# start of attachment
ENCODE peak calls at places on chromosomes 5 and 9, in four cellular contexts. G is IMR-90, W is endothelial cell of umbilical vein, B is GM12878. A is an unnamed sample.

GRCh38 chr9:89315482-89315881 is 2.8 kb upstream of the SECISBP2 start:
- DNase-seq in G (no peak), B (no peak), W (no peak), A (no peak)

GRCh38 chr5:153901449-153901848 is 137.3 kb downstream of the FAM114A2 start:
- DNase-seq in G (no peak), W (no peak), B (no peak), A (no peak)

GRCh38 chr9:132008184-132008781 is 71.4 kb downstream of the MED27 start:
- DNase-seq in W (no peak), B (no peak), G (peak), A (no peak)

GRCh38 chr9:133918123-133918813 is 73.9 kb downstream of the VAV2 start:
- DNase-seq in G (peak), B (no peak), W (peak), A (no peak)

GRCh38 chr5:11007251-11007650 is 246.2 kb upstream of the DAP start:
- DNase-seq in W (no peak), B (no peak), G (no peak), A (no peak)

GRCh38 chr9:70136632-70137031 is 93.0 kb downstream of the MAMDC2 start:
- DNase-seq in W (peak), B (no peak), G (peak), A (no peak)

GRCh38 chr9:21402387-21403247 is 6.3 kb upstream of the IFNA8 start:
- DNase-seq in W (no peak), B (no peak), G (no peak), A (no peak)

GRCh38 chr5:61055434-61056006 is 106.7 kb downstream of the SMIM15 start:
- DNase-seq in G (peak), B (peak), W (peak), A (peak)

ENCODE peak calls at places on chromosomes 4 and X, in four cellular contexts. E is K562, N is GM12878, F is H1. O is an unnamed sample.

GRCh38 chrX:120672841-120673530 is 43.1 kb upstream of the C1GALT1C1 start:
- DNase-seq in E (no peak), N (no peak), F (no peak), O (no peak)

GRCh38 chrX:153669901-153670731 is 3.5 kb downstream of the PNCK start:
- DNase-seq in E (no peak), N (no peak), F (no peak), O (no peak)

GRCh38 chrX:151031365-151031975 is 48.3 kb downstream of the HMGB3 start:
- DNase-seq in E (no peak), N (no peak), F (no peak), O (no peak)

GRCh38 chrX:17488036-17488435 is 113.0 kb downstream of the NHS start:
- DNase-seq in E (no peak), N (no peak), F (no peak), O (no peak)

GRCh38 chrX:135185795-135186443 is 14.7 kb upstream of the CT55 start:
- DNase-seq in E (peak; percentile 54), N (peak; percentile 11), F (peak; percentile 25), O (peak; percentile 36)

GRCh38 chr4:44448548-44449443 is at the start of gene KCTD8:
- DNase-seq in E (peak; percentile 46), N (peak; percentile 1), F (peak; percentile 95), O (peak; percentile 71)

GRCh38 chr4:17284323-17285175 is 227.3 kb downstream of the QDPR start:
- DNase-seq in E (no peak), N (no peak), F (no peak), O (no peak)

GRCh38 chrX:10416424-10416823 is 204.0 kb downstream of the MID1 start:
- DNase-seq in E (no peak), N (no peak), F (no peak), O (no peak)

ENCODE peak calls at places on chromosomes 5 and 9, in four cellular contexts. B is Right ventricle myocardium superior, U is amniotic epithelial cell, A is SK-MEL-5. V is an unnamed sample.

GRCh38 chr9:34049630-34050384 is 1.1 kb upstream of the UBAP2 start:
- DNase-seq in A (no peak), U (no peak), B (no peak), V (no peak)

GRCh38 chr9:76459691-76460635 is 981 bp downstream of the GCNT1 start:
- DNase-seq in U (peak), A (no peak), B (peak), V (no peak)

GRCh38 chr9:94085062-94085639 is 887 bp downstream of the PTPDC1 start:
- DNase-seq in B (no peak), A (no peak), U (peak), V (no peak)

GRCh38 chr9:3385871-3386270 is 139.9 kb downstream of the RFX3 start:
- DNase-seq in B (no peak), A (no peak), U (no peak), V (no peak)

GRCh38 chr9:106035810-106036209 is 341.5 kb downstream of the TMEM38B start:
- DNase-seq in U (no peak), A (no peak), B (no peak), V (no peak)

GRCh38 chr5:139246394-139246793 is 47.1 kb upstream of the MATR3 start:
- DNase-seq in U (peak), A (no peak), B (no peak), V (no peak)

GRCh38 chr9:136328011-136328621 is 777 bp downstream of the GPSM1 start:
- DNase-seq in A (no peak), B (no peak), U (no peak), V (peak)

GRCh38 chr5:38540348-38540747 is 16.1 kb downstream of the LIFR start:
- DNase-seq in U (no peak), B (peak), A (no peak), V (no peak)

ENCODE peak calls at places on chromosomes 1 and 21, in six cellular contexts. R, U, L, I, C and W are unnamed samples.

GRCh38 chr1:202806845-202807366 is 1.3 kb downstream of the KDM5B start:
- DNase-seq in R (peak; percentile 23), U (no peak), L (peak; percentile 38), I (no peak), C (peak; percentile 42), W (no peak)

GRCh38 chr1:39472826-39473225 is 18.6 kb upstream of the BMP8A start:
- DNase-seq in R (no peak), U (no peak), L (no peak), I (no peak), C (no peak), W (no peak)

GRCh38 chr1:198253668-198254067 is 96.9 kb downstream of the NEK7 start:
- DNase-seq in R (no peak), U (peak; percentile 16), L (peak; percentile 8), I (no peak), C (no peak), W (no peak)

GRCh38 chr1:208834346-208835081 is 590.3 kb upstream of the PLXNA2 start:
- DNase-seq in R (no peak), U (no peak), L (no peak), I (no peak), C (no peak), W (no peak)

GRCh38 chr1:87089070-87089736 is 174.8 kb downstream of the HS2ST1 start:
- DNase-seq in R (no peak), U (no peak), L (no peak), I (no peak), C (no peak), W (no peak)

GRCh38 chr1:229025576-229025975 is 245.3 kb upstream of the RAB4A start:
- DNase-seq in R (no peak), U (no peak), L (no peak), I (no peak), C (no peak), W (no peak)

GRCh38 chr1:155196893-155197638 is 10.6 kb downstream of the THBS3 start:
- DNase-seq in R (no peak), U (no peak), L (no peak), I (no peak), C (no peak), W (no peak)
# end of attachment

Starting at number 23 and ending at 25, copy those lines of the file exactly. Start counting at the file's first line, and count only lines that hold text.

GRCh38 chrX:151031365-151031975 is 48.3 kb downstream of the HMGB3 start:
- DNase-seq in E (no peak), N (no peak), F (no peak), O (no peak)

GRCh38 chrX:17488036-17488435 is 113.0 kb downstream of the NHS start: